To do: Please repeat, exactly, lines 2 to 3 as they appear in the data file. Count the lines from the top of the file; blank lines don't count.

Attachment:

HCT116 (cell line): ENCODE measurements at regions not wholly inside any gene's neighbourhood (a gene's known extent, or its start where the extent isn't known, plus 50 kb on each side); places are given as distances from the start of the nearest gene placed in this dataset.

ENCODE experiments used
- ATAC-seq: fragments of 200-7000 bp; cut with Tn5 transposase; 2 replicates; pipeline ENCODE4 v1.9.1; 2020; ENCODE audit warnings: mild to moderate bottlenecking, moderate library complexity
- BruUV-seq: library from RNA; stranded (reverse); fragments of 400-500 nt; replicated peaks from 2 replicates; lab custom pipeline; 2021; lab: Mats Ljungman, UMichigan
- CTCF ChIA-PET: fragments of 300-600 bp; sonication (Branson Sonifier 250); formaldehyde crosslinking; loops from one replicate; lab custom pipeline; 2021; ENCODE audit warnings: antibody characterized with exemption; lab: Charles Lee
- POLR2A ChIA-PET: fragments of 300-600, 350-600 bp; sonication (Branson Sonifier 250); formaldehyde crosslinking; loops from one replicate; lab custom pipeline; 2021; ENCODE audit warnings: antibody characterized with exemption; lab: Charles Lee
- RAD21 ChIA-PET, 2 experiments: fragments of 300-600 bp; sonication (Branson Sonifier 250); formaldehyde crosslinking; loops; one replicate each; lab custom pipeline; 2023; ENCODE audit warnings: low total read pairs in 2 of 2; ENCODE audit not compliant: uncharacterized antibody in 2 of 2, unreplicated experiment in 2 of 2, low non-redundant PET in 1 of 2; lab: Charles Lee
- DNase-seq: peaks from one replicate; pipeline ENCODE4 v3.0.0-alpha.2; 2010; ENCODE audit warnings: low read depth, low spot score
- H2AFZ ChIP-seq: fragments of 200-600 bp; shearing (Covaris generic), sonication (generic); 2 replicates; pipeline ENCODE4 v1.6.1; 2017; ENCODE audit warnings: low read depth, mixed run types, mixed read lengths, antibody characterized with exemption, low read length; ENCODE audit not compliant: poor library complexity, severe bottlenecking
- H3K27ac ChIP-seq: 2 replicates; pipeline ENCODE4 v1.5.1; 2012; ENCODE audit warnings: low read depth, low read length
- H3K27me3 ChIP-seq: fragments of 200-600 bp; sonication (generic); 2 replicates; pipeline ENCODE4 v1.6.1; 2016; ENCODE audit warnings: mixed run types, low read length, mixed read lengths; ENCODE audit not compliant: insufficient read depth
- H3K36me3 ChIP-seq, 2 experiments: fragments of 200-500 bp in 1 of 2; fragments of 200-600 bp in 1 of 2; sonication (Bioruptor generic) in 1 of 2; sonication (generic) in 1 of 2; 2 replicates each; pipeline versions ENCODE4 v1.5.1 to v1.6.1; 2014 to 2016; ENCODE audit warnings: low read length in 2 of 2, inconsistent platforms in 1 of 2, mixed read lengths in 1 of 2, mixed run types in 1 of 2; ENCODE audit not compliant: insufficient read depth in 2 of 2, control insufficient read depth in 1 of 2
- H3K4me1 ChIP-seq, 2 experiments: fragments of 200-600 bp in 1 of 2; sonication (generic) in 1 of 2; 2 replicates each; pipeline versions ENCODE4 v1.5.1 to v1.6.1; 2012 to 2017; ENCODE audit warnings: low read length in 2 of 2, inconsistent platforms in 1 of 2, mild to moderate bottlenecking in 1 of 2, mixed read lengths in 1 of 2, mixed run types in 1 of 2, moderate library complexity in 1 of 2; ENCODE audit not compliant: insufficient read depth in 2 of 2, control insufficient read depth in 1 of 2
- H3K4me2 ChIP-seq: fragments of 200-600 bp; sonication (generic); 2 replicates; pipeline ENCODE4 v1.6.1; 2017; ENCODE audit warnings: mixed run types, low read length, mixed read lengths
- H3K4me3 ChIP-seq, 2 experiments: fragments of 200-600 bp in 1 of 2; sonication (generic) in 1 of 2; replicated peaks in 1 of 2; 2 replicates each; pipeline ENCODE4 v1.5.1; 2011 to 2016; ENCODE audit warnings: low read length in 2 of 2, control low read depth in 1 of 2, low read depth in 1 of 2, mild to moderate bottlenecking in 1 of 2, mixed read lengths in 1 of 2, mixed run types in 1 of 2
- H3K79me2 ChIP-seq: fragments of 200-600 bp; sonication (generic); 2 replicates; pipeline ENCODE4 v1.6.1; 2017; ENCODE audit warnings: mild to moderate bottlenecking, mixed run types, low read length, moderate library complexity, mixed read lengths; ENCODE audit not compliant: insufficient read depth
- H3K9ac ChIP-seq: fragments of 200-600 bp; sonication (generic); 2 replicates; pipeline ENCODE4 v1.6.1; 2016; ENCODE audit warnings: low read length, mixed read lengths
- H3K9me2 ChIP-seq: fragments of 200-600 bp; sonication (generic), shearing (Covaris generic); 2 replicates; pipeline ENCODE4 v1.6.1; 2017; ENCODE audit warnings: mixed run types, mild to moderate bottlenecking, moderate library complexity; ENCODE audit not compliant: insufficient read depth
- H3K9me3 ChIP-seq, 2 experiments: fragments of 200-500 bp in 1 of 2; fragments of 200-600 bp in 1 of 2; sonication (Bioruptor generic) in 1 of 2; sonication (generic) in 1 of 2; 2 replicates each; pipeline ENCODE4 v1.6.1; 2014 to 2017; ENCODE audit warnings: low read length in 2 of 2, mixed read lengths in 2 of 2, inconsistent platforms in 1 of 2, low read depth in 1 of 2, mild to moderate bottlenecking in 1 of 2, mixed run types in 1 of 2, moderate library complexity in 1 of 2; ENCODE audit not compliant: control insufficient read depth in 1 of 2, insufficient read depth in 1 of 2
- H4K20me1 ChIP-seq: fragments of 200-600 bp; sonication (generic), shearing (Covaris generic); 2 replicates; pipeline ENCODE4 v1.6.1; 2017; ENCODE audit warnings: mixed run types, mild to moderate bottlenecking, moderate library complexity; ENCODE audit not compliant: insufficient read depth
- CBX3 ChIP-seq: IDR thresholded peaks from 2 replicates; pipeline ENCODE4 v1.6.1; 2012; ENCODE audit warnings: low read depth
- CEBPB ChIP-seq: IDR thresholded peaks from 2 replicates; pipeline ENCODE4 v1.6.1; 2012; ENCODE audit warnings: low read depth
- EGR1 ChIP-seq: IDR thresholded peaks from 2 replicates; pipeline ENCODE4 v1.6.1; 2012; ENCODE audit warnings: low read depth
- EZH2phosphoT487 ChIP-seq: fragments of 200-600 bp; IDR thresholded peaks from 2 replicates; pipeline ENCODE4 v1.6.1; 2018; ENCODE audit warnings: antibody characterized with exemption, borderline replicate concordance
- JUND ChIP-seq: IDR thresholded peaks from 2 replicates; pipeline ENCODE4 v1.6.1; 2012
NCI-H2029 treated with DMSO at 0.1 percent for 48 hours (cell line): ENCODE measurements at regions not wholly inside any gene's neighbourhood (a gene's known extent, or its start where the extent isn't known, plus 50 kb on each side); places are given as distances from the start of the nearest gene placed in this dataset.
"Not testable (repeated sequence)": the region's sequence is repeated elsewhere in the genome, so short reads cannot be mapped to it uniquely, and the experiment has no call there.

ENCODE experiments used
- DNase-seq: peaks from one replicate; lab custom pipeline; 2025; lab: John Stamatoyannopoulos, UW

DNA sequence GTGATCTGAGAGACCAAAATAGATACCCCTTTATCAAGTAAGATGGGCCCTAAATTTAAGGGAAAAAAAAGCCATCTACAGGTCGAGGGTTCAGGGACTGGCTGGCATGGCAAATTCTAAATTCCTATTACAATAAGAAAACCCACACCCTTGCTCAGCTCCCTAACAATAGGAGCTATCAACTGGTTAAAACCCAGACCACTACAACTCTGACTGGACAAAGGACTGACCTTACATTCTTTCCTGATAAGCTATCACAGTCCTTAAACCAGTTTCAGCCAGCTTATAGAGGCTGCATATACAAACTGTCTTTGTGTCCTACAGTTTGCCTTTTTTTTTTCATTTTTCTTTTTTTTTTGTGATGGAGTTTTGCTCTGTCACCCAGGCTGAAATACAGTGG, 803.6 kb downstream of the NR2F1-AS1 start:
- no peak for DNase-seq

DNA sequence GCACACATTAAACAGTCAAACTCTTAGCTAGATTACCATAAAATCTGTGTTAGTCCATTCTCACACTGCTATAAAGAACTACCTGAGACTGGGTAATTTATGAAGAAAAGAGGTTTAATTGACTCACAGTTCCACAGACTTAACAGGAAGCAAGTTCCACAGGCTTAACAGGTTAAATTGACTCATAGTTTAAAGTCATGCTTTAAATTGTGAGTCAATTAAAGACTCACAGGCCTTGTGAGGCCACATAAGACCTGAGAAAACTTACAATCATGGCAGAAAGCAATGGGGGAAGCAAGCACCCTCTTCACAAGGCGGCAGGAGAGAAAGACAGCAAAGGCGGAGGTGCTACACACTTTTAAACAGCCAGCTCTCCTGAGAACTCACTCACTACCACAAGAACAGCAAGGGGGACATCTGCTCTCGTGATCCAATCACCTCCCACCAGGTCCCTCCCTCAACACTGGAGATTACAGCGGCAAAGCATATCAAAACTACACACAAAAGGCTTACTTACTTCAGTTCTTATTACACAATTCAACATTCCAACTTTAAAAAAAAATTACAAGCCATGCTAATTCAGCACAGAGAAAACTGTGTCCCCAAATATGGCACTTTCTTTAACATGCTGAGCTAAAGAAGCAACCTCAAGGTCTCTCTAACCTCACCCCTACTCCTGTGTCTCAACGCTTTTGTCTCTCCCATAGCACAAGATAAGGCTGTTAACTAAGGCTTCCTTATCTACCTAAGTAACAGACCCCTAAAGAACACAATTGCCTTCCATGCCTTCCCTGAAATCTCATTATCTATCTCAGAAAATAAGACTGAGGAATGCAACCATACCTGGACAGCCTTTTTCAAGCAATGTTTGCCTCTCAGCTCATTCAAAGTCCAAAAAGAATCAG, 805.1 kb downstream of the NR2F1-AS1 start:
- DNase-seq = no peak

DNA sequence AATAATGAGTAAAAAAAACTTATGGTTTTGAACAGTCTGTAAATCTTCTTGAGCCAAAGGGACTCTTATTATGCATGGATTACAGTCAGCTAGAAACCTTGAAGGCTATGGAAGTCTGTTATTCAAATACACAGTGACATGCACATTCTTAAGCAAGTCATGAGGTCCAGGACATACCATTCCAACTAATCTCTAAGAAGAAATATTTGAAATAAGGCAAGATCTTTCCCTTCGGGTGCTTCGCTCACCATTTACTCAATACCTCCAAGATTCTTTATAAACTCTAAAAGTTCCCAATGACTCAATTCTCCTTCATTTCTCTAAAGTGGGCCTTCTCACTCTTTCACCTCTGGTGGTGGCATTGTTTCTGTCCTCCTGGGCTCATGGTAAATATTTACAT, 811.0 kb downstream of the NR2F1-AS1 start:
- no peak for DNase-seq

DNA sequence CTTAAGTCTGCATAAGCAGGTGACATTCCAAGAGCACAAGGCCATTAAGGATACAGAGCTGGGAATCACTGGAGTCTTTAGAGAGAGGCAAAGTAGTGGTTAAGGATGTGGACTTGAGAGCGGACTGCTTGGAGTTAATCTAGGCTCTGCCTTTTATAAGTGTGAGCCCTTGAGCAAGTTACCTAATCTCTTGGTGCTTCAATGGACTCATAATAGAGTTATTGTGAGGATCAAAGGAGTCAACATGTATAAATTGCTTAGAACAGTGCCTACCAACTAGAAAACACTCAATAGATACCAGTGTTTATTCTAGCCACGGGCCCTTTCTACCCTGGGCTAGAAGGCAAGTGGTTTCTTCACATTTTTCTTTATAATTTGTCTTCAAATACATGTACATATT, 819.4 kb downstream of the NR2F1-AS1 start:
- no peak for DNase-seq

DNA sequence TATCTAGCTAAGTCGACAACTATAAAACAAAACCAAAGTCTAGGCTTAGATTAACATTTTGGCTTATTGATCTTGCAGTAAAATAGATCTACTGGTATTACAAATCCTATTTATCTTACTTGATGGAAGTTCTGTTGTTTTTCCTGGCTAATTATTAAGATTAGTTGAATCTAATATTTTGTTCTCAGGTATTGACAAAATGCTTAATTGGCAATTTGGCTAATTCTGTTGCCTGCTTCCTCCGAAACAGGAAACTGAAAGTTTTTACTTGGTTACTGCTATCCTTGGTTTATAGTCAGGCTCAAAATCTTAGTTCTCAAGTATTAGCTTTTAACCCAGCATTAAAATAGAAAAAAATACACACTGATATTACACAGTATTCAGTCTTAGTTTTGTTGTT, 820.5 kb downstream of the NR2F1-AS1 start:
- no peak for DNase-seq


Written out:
ENCODE experiments used
- ATAC-seq: fragments of 200-7000 bp; cut with Tn5 transposase; 2 replicates; pipeline ENCODE4 v1.9.1; 2020; ENCODE audit warnings: mild to moderate bottlenecking, moderate library complexity